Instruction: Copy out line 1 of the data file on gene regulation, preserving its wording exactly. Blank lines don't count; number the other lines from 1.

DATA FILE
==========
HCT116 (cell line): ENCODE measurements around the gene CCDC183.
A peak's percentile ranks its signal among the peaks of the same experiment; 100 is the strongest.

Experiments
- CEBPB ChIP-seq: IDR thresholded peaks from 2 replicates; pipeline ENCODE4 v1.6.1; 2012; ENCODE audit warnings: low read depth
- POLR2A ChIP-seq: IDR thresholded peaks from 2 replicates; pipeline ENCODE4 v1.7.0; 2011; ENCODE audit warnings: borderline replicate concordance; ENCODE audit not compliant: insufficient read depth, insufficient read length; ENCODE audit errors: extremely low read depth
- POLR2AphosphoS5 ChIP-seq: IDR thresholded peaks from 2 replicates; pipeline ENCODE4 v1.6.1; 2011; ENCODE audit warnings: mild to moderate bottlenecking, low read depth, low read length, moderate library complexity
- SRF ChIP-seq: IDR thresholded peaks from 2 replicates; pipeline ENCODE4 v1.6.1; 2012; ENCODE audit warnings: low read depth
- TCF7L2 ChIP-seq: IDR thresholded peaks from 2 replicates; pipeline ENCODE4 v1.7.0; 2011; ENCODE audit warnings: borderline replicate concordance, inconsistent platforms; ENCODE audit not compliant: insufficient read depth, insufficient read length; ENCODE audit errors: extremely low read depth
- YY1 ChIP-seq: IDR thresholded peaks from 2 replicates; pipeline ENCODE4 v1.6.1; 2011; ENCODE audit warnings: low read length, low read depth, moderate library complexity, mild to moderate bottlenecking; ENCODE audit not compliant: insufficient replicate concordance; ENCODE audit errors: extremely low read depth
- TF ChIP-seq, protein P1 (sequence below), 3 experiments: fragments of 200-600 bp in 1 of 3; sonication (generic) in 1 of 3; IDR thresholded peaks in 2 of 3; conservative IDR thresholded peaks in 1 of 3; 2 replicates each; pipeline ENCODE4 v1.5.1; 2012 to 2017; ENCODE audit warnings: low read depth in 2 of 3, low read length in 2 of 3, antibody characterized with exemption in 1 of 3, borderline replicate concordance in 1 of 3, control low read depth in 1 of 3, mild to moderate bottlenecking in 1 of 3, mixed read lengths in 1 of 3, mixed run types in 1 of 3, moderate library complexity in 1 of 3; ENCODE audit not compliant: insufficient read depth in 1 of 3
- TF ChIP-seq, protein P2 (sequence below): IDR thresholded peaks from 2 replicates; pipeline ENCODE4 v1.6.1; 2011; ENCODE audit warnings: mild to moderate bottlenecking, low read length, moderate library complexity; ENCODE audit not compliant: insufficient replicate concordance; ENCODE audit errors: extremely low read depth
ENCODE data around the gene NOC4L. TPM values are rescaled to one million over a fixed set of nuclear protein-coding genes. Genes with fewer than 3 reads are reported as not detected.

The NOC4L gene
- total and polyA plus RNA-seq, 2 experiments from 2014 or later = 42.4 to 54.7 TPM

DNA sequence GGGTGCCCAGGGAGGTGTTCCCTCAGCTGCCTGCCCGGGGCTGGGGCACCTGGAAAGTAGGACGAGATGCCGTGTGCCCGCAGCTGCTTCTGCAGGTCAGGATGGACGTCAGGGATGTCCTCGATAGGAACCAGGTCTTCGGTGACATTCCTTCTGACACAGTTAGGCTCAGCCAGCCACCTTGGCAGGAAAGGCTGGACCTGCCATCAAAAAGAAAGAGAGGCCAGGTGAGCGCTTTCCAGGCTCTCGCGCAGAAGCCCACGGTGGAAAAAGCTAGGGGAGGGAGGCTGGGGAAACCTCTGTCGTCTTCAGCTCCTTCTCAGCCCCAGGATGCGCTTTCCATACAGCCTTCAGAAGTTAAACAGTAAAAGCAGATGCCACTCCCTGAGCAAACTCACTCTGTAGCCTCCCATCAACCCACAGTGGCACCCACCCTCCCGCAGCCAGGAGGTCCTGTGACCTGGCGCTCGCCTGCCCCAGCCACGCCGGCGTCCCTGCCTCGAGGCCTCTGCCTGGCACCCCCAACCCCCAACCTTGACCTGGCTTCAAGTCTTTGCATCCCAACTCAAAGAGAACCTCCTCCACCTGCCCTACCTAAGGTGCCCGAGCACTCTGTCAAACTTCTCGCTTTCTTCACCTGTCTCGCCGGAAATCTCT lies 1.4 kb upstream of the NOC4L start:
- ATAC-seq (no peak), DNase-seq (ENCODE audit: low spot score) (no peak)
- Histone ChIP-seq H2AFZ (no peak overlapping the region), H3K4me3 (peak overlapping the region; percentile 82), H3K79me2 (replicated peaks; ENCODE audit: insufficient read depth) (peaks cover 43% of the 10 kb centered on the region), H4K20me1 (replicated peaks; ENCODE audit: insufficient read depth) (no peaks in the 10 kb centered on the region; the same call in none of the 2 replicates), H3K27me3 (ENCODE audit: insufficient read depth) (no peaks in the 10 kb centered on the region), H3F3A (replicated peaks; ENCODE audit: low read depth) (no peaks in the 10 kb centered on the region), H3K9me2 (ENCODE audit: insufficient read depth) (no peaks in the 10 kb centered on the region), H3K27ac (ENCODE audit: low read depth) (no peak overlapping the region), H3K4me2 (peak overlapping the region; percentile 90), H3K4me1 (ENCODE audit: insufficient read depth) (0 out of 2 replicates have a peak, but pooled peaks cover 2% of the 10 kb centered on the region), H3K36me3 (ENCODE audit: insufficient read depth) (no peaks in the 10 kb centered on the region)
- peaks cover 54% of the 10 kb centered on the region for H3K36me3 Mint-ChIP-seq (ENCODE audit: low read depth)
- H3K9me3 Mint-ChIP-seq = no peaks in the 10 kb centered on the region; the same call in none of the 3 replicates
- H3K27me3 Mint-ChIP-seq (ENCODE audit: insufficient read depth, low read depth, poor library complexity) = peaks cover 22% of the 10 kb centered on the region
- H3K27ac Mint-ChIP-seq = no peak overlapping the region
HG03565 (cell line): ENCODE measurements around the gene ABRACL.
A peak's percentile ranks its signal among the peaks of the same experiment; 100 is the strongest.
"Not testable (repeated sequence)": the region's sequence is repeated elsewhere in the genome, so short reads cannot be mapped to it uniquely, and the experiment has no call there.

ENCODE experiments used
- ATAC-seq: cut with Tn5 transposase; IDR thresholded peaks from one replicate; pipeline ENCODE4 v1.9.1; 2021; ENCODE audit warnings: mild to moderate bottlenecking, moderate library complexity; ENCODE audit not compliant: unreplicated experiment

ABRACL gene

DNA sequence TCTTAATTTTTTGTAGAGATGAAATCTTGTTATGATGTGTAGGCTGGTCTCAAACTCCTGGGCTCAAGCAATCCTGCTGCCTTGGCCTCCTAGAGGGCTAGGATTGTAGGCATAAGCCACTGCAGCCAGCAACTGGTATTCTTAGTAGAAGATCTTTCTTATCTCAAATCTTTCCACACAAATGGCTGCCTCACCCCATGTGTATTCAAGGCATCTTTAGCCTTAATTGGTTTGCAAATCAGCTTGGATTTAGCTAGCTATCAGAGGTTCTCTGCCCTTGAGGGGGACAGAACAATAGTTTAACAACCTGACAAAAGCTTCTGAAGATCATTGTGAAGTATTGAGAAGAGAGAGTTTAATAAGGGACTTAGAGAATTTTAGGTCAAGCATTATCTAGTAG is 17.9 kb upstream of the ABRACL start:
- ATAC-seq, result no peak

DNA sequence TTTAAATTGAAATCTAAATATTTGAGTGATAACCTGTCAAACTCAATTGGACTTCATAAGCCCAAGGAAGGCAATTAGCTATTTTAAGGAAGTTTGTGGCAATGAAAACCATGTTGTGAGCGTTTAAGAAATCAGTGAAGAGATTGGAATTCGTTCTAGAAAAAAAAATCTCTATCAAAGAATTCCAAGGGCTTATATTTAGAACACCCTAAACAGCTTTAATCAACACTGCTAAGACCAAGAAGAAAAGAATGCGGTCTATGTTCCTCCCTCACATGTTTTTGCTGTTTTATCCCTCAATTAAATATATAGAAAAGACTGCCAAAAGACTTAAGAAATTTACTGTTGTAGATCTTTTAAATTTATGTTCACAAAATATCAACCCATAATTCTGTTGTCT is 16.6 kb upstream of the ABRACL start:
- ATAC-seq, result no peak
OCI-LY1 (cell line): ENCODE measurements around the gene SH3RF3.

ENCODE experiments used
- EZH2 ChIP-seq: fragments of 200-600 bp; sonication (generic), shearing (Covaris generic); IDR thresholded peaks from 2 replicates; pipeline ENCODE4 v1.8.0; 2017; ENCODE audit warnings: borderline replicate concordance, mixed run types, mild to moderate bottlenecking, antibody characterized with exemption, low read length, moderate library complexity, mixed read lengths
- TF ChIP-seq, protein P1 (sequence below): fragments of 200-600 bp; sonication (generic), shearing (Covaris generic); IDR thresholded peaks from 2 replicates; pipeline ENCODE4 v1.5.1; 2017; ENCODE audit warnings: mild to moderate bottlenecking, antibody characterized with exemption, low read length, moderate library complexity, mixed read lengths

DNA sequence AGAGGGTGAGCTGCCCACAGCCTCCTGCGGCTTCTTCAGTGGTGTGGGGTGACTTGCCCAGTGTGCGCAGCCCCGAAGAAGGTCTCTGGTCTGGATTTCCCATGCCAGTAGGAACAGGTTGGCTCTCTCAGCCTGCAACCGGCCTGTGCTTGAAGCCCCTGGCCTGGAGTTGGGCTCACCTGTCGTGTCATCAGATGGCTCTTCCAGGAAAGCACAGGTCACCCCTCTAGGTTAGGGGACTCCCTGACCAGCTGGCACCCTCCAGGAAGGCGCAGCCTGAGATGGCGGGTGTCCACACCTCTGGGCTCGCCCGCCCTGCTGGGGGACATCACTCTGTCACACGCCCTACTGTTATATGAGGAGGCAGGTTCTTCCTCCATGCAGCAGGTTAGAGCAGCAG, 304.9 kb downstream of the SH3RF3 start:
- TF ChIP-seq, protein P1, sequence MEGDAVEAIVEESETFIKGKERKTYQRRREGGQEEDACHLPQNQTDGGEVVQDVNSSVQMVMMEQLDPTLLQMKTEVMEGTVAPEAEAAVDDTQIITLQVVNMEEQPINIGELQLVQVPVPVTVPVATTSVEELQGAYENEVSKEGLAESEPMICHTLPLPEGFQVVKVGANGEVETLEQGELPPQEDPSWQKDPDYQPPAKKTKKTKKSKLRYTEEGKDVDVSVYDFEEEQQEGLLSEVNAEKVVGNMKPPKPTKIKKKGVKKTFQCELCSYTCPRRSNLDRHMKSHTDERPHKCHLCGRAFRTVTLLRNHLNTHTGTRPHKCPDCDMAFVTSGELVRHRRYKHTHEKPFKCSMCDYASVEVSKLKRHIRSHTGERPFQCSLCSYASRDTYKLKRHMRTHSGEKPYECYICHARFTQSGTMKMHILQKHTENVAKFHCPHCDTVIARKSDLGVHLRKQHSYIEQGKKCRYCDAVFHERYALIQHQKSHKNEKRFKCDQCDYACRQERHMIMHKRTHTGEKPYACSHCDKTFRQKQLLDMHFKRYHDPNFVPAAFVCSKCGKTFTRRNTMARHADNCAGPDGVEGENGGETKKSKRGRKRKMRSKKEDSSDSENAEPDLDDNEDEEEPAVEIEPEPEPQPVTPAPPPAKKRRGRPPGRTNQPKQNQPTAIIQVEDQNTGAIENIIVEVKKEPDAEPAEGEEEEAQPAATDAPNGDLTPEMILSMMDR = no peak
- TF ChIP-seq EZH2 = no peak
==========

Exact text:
HCT116 (cell line): ENCODE measurements around the gene CCDC183.